The Ministry of Defence has been criticised over its failure to dispose of 20 obsolete nuclear submarines.
Nine of the vessels still contain nuclear fuel, according to the government spending watchdog, the National Audit Office (NAO).
Failing to get rid of them risked the UK's reputation as a responsible nuclear power, the chairwoman of the Commons Public Accounts Committee said.
The MoD said it would dispose of them "as soon as practically possible".
According to the NAO, the department has not dismantled any of the submarines it has decommissioned since 1980.
In that time, the government has spent an estimated £500m storing the retired vessels in Rosyth, Fife, and Devonport, Devon.
The estimated cost of fully disposing of a submarine is £96m, the NAO said.
Meg Hillier, chairwoman of the Commons Public Accounts Committee (PAC), said the MoD must "get a grip" of the "spiralling" costs to the taxpayer.
"For more than 20 years the MoD has been promising to dismantle its out-of-service nuclear submarines and told my committee last year that it would now address this dismal lack of progress," she said.
"The disposal programmes have been beset by lengthy delays and spiralling costs, with taxpayers footing the bill."
By Jonathan Beale, BBC defence correspondent
This report is a sober reminder of the expensive legacy costs of operating nuclear powered submarines, and not just building them.
The MoD currently plans to spend about £40bn on four new nuclear powered submarines - the new Dreadnought class - to carry Britain's Trident nuclear weapons.
But it still hasn't safely disposed of the four Resolution class submarines that were designed in the 1960s and that once carried the old Polaris nuclear missiles.
The National Audit Office report is also a reminder of the added costs of delaying difficult decisions.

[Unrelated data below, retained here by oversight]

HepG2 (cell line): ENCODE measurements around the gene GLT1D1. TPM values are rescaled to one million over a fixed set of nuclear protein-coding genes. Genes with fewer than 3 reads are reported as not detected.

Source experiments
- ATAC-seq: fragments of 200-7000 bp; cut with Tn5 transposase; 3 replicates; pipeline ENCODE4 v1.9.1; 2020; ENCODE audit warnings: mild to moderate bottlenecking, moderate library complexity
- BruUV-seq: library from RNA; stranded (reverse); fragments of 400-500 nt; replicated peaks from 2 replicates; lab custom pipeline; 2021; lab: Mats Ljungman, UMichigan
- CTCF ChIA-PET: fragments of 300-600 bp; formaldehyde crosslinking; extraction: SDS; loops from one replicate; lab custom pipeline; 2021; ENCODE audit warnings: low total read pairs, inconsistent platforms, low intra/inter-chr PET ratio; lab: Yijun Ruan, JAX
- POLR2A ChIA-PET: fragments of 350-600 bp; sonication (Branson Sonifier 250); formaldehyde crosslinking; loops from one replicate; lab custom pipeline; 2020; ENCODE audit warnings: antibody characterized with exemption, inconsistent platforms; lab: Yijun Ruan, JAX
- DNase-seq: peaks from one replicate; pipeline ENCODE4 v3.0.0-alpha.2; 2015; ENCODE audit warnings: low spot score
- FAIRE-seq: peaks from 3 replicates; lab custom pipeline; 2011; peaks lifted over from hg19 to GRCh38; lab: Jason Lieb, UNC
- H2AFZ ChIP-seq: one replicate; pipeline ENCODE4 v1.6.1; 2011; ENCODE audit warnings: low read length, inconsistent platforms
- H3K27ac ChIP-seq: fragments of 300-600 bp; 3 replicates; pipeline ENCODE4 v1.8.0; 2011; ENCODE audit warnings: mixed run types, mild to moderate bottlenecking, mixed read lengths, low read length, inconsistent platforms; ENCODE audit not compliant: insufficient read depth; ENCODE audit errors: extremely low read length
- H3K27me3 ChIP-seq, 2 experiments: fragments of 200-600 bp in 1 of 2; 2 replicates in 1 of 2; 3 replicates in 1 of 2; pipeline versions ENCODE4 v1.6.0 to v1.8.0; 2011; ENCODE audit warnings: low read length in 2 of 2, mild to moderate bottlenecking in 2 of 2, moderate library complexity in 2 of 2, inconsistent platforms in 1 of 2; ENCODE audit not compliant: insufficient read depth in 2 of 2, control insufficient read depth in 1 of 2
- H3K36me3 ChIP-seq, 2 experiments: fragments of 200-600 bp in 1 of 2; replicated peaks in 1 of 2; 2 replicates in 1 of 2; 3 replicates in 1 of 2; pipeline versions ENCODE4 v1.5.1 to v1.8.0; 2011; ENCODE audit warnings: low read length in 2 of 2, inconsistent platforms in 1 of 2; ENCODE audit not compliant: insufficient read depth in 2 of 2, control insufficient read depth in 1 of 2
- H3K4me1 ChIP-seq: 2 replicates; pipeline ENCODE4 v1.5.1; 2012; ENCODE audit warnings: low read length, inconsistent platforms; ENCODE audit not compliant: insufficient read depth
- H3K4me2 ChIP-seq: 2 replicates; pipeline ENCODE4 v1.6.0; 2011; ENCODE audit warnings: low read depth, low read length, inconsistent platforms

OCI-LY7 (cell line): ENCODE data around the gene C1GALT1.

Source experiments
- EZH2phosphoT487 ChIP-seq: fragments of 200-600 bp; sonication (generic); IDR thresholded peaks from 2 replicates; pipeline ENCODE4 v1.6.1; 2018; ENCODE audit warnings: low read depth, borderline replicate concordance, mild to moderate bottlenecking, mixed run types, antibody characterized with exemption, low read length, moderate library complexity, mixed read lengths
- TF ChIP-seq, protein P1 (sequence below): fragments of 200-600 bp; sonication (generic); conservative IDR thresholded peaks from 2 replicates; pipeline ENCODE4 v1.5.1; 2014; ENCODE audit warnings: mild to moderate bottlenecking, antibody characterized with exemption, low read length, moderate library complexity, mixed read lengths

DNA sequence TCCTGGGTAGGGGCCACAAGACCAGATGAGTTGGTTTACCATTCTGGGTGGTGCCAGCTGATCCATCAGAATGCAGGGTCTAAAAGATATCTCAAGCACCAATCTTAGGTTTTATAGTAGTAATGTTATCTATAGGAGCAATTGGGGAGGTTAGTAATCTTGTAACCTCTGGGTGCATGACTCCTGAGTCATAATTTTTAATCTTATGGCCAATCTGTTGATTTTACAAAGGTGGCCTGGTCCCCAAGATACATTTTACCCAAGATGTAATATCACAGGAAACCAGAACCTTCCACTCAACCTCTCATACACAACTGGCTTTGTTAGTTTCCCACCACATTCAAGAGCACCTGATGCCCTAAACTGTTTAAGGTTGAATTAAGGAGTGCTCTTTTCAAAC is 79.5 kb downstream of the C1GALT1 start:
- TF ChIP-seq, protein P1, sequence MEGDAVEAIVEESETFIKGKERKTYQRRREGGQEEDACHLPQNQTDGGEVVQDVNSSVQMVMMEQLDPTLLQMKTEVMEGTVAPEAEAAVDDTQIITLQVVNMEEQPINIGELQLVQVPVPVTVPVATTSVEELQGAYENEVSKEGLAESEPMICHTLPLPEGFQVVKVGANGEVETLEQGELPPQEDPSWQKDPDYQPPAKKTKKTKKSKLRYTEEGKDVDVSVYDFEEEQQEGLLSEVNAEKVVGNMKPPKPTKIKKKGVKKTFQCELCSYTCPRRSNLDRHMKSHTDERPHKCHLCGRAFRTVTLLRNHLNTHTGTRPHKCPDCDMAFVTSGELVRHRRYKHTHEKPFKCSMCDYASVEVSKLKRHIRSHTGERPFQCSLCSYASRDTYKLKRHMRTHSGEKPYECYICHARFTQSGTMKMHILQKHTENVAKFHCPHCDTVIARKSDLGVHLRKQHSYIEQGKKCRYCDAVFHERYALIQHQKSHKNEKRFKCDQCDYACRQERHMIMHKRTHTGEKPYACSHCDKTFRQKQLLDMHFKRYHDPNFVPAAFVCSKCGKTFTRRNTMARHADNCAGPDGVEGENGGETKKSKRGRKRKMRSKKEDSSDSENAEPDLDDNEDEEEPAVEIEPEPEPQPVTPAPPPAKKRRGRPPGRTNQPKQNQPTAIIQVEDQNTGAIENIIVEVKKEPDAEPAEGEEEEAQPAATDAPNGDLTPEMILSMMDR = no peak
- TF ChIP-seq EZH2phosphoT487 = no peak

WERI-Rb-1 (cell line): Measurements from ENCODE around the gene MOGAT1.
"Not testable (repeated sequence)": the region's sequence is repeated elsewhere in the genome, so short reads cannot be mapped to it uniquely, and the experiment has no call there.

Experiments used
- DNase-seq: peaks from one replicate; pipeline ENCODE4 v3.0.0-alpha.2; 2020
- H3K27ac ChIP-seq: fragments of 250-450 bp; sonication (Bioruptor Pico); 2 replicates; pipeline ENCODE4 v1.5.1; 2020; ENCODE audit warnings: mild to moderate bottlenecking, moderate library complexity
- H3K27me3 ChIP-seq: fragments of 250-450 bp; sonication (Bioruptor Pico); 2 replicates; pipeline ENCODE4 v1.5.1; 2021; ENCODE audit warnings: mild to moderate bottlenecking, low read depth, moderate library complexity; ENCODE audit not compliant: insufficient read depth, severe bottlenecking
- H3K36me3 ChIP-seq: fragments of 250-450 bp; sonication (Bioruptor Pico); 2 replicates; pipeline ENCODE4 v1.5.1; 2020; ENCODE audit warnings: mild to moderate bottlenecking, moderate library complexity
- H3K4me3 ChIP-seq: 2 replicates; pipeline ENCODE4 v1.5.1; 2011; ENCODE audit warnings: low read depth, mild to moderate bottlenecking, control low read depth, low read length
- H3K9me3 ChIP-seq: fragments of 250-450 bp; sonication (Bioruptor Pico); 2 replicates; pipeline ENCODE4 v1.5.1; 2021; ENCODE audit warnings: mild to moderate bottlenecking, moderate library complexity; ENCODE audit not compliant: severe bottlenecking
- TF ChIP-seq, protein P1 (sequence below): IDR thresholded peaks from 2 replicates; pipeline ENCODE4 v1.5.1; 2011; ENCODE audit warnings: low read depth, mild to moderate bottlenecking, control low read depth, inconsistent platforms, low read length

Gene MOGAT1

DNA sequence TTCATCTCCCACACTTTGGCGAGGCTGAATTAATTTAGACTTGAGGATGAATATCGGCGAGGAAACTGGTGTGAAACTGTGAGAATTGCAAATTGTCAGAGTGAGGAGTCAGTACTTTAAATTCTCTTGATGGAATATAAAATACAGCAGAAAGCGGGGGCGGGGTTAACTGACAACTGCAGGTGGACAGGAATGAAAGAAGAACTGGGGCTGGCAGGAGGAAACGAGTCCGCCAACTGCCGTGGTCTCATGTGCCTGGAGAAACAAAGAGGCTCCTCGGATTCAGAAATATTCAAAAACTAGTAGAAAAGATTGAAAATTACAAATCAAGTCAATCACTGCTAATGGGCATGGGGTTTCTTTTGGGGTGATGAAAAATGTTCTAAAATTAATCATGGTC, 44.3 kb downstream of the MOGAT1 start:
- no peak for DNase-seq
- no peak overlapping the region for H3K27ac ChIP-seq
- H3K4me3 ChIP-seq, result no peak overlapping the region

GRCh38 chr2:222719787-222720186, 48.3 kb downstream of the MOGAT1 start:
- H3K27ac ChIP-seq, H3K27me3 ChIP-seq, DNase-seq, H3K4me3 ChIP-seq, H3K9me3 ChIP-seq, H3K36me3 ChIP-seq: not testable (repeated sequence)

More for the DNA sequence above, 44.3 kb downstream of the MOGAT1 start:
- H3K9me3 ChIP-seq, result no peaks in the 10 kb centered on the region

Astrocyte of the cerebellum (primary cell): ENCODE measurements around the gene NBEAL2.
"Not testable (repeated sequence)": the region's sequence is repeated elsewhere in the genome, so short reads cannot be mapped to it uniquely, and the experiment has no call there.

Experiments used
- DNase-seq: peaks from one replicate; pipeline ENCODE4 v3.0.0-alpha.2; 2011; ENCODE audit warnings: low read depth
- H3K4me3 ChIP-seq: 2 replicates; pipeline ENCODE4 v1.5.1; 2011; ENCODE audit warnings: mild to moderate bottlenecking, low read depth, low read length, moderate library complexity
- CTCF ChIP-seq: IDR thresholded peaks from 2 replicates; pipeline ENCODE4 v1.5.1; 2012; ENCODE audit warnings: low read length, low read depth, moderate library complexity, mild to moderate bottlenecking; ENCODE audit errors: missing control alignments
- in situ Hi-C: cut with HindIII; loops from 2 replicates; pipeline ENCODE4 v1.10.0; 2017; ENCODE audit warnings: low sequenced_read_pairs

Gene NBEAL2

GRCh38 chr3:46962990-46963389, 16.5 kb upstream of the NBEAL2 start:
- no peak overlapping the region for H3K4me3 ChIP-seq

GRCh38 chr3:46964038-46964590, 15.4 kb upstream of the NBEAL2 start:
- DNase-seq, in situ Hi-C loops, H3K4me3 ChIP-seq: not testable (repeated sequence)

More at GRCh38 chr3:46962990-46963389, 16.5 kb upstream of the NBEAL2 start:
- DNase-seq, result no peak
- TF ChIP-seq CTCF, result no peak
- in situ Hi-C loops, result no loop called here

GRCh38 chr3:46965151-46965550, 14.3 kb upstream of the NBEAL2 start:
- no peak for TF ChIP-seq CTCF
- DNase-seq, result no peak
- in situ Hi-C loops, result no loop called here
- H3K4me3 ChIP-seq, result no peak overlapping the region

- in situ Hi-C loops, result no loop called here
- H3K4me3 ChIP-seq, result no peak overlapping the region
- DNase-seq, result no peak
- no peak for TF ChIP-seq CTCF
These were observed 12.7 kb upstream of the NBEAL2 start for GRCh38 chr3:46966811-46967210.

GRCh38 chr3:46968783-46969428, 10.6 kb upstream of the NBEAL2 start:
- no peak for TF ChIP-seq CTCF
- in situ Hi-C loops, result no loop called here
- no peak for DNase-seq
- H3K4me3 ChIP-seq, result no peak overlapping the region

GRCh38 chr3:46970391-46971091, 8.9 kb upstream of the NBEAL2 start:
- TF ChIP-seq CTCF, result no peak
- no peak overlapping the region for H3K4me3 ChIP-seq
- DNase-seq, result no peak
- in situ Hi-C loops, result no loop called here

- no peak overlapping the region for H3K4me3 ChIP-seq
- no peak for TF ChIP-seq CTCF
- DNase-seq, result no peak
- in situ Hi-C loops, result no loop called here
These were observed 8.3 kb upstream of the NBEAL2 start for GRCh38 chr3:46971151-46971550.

Since 1980 the MoD has spent £500m just to store and maintain its obsolete submarines while it works out how to safely dismantle them.
The MoD's future liability for maintaining and disposing of the 20 decommissioned submarines, along with the 10 now in service submarines is £7.5bn.
And that is likely to rise, only adding to the pressures on a department that's already struggling to live within its means.
The report is the latest in a string of warnings to the MoD over its finances, with the PAC in February calling the MoD a "repeat offender" when it came to "poor financial planning".
The nuclear vessels being stored include the first submarines used to carry the UK's nuclear deterrent: the HMS Revenge, HMS Renown, HMS Repulse and HMS Resolution.
Attack submarine HMS Conqueror, which sank the Argentine cruiser General Belgrano during the Falklands War, is also in storage.
No submarines have been defueled since 2004, when regulators said waste-disposal facilities did not meet the required standard.
The process is not set to begin again for another four years.
Communities living near the UK's nuclear submarine storage sites have been critical of the MoD for years.
Although defence chiefs insist the subs are safe, some experts have warned of potential radiation leaks.
Christelle Gilbert, who lived on a housing estate near the Devonport dockyard, told the BBC in 2014 it was "disgusting" that it was taking so long to get rid of the vessels.
"It's just too long for the submarines to be sitting there as a potential threat to the city. It's a lack of responsibility on the government's part not to get them moved," she said.
"I have a son and I don't want his future jeopardised by it."
The MoD said in a statement: "The disposal of nuclear submarines is a complex and challenging undertaking.
"We remain committed to the safe, secure and cost-effective defueling and dismantling of all decommissioned nuclear submarines as soon as practically possible."